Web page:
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17 April 2014 12:48 pm ,
Vol. 344 ,
Officials last week revealed that the U.S. contribution to ITER could cost $3.9 billion by 2034—roughly four times the...
An experimental hepatitis B drug that looked safe in animal trials tragically killed five of 15 patients in 1993. Now,...
Using the two high-quality genomes that exist for Neandertals and Denisovans, researchers find clues to gene activity...
A new report from the Intergovernmental Panel on Climate Change (IPCC) concludes that humanity has done little to slow...
Astronomers have discovered an Earth-sized planet in the habitable zone of a red dwarf—a star cooler than the sun—500...
Three years ago, Jennifer Francis of Rutgers University proposed that a warming Arctic was altering the behavior of the...
- 17 April 2014 12:48 pm , Vol. 344 , #6181
- About Us
You Too Can Shape Science at Interior
11 September 2009 2:59 pm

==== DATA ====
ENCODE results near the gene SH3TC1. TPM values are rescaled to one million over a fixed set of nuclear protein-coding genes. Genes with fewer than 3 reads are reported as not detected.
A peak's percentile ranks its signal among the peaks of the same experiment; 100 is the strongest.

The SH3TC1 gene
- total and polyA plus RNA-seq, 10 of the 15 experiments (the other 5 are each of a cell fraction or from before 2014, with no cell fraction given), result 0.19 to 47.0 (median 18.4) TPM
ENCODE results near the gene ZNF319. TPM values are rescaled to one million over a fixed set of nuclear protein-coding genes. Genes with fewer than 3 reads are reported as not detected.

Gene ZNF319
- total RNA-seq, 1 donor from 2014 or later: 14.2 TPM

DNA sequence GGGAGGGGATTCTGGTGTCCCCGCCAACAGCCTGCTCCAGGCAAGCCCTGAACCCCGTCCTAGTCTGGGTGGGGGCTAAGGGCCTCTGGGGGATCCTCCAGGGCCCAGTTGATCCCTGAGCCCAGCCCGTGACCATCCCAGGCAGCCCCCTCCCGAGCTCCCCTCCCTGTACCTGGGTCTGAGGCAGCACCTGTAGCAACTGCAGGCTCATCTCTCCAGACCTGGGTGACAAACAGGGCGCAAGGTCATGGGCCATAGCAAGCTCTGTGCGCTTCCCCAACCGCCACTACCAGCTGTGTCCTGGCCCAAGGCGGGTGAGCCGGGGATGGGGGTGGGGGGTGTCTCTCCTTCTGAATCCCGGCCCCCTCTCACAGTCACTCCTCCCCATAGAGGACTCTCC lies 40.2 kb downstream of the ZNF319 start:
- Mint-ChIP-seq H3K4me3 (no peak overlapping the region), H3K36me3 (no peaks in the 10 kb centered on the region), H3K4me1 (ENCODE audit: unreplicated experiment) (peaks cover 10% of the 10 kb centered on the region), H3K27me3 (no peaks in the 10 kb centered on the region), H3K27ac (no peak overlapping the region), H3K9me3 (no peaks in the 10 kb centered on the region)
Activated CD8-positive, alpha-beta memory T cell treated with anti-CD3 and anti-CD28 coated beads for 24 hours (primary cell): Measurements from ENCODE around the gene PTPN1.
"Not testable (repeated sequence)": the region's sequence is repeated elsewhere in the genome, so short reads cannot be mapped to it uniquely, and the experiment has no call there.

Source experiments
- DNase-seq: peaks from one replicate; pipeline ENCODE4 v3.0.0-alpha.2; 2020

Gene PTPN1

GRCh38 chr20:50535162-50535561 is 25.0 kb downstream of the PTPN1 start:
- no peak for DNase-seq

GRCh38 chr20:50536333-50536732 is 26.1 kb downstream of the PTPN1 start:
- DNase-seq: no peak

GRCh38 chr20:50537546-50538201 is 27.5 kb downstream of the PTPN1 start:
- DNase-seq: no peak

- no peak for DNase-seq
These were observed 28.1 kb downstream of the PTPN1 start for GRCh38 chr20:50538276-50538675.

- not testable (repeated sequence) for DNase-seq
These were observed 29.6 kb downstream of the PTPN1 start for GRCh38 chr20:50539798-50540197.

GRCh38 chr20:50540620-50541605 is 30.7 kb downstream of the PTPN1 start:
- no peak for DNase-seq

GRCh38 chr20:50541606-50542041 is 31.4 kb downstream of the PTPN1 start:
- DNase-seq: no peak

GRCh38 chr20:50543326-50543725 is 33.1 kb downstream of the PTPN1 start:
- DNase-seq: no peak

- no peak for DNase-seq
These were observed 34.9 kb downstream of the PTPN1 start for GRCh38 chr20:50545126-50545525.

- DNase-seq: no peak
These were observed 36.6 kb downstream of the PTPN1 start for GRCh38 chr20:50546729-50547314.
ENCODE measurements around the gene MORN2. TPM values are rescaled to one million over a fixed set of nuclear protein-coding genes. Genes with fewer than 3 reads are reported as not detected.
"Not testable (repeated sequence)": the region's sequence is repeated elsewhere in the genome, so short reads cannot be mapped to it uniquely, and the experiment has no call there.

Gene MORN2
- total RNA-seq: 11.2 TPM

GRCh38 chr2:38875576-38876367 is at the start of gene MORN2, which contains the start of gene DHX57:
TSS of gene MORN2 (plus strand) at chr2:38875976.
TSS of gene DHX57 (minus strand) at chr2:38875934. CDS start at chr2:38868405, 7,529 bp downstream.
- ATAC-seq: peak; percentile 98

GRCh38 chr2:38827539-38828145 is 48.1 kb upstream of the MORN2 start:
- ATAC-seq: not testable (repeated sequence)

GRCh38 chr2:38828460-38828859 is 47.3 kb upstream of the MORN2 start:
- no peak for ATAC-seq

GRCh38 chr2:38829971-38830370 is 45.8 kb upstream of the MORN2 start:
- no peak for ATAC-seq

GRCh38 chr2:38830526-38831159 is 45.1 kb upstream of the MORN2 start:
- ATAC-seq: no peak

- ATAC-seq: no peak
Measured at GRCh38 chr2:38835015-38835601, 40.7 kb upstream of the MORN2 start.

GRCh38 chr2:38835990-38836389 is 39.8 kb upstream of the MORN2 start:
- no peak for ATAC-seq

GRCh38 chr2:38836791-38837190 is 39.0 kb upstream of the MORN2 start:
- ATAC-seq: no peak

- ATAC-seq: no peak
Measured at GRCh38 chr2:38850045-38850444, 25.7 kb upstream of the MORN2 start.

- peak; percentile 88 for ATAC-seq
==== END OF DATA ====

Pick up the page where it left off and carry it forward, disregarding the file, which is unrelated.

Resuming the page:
The U.S. Department of Interior is putting together its strategic plan for the next 5 years, and today it officially asked for input in several science-related areas, including how to measure the effectiveness of scientific research. Interior is the home of the U.S. Geological Survey and the Fish and Wildlife Service.
Among the department's top seven priorities are:
(1) achieving greater energy independence and promoting the development of clean alternative energy sources
(3) addressing the issue of global climate change
(5) addressing critical water issues
(7) insuring the integrity of science in support of Interior's decision making
These include a few "problematic areas," as today's Federal Register notice puts it, including improving performance measurements for wildland fire and endangered species conservation, as well as measuring the effectiveness of research. An outline of the plan includes many possible ways to evaluate fire prevention and species conservation, but far fewer to evaluate research. (Among the squishiest: "Percent satisfaction with scientific and technical products and assistance for environmental and natural resource decision making.")
Comments are due 10 November, and Interior is planning several public meetings over the next 2 months, including online conferencing.